Traditional banks and marketplace lenders may soon find themselves united in competition against a common threat: Goldman Sachs.

The launch of Goldman's consumer lending platform pits the Wall Street giant squarely against otherwise disparate players in the retail banking industry.

The platform — given the tony-but-friendly name "Marcus by Goldman Sachs" — marks the first foray by Goldman into consumer lending. The company developed the online loan platform from scratch and has spent the past year working with thousands of customers to design it.

The launch Thursday allows Goldman to cast a wide net for a new — and profitable — customer base. The Marcus platform promises loans with no fees, putting it in direct competition with marketplace lenders, including Lending Club and Prosper Marketplace. It also offers lower rates than many credit cards.

Still, while Goldman has found a niche in the market, its success is far from certain. The recent woes facing marketplace lenders have tempered expectations for growth of the highly anticipated platform, according to industry analysts.

And though consumers associate Goldman with high finance, the company is not yet known as a go-to brand among the general public.

"It remains to be seen how quickly customers will adopt it," said Brian Kleinhanzl, an analyst with Keefe, Bruyette & Woods.

Kleinhanzl added that, as a new player in the market, Goldman is not yet known for its ability to manage consumer credit risk.

Others put a more positive spin on the highly anticipated announcement.

"Goldman is trying to have the best of both worlds," said Jeff Harte, an analyst with Sandler O'Neill, describing the Marcus platform as a "novel" way to compete for customers from both marketplace lenders and big banks.

Goldman doesn't have to worry about "cannibalizing" an existing portfolio of higher-rate credit cards, given that most of its business comes from trading, Harte said.

The launch comes as the market for online personal loans has come under scrutiny amid a series of stumbles at marketplace lenders.

For instance, Lending Club — once a fintech darling — earlier this year ousted its founder and is currently under investigation by the Justice Department. Additionally, Avant and Prosper, which have grown rapidly in recent years, have recently announced job cuts.

It is unclear whether the problems facing upstart lenders will affect the growth of the Marcus platform, at least in the short term.

But Goldman — which has a broad base of retail deposits at its disposal — has clearly positioned itself to exploit its fintech rivals.

Through the Marcus platform, the company now offers personal loans of up to $30,000, with terms of up to six years.

During a press briefing at Goldman Sachs headquarters Thursday, the company said its no-fee pitch, in particular, is designed to lure customers who have grown frustrated with a host of unexpected charges — including late fees — at marketplace lenders.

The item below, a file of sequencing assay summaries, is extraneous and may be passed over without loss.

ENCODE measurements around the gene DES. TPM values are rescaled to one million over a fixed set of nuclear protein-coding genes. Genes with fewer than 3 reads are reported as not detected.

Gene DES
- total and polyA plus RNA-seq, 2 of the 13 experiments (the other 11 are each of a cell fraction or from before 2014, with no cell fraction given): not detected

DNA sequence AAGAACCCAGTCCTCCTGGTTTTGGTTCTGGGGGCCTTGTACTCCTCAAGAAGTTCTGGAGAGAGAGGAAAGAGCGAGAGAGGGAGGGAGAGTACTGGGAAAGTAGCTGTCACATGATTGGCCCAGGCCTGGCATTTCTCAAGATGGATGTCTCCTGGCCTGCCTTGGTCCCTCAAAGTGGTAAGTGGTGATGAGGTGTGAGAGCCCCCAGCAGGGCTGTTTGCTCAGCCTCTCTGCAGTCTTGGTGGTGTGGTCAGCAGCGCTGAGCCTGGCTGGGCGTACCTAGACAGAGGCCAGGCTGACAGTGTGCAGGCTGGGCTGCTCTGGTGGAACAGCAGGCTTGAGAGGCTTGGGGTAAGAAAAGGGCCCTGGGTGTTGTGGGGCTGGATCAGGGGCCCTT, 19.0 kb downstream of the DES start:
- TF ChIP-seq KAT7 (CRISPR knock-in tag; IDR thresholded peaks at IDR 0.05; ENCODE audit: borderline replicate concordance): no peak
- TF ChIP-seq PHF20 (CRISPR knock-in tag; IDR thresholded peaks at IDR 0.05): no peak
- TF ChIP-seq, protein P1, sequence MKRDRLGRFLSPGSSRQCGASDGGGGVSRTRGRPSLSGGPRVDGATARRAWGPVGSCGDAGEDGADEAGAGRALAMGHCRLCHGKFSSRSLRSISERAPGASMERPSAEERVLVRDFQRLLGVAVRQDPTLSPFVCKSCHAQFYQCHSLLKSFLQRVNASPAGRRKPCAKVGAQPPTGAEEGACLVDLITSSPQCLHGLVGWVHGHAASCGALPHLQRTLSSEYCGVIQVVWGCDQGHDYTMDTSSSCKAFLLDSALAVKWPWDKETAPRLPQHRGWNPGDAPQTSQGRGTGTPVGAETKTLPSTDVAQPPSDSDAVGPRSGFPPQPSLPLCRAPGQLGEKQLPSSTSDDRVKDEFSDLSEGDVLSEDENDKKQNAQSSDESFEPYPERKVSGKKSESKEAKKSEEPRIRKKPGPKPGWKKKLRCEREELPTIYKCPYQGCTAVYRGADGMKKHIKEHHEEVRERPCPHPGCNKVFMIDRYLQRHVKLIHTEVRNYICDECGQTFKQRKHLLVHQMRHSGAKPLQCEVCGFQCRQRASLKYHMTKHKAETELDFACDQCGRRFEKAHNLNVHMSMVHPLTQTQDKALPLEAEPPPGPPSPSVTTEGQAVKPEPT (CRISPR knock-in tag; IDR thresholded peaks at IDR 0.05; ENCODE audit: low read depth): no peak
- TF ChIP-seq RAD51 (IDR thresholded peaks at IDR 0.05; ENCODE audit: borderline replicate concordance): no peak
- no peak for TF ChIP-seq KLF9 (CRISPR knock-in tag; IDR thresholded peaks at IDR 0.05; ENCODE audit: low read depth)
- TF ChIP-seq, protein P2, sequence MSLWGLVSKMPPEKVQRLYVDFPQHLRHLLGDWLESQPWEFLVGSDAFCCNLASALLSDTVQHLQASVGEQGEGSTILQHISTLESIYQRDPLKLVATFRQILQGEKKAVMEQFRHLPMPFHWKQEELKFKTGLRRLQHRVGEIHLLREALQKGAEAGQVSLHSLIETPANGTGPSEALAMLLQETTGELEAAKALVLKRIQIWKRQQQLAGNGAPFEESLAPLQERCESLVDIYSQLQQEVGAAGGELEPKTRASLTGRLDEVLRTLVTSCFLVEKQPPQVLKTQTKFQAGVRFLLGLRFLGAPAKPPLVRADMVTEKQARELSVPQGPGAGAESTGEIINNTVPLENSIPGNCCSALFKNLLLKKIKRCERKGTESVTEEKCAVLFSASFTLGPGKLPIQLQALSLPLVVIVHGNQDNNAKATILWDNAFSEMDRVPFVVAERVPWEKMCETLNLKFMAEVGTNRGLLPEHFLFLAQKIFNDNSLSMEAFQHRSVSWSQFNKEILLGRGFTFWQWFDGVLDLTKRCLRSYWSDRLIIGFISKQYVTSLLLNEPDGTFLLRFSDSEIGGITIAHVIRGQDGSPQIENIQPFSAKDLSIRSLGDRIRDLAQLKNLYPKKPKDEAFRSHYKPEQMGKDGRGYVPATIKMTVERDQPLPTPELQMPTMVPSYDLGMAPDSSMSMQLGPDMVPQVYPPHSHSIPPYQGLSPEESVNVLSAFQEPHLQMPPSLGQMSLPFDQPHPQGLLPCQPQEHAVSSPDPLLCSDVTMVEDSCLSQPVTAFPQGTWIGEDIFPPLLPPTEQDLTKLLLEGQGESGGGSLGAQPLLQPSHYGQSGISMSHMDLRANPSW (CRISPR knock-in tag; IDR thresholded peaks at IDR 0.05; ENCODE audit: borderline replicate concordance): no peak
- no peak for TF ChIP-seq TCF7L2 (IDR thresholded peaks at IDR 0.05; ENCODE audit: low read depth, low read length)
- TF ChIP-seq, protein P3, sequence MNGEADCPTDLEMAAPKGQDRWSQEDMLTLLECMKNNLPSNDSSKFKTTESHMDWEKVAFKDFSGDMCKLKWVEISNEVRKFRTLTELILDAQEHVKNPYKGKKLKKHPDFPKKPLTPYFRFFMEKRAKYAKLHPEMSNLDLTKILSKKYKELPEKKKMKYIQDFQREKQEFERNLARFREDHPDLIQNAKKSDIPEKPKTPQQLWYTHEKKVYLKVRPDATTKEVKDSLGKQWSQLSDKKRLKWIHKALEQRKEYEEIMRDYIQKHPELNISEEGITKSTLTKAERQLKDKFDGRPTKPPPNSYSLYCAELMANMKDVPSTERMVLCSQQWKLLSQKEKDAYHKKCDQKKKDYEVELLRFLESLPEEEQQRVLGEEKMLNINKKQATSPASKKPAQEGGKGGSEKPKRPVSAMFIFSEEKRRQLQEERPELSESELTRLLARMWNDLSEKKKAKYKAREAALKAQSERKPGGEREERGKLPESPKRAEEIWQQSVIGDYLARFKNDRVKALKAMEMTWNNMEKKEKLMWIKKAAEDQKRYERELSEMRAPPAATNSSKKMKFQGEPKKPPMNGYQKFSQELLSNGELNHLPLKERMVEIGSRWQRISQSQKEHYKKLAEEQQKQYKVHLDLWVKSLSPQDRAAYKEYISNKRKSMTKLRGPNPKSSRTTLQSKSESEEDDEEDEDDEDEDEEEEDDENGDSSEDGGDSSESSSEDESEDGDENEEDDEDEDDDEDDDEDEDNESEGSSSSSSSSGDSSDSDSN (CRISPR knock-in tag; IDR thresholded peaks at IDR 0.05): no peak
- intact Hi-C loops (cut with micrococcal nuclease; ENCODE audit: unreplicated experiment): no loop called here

The platform includes a number of other high-tech options. While applying for a loan, prospective borrowers can choose a payment size and monthly payment date that works best for them.

Additionally, borrowers who have made 12 consistent on-time payments have the option of deferring a loan payment for one month, at no charge.

Borrowers who make late payments, however, accumulate additional interest that's charged at the end of the loan.

Customers can get assistance from a call center in Salt Lake City; the center's agents are available to chat with prospective borrowers, too.

"It's a little more user-friendly than I was expecting," Harte said.

Still, for all of the company's emphasis on transparency, several key aspects of Goldman's new consumer lending business remain unclear.

For instance, the Marcus platform uses a proprietary algorithm to assess credit risk. During the press event Thursday, however, the company shared few details on which metrics it includes in its underwriting model.

Also unclear is the credit profile of its target market. The company has said it will focus on attracting customers with strong FICO scores and solid incomes. Yet during the event it suggested that the mid-range of borrowers could have FICO scores of between 700 and 740, which many consider shy of prime status.

In the coming year, analysts said they will be looking for commentary on the new unit's loan growth, credit quality and profitability. Goldman does not break out the results of its retail banking unit in its quarterly results.

In the meantime, Goldman has made clear that it intends to take a big swing at fintech, as well as the consumer businesses at its rival banks.

Goldman "has the potential to gain market share pretty quickly," Harte said.

For that reason, established lenders may need to buckle in for more change.

"I don't think large banks or even those with credit card portfolios are saying we're in trouble," Harte said. "They don't need to say our business model is obsolete. They do need to see what Goldman is doing here and how they can adapt."

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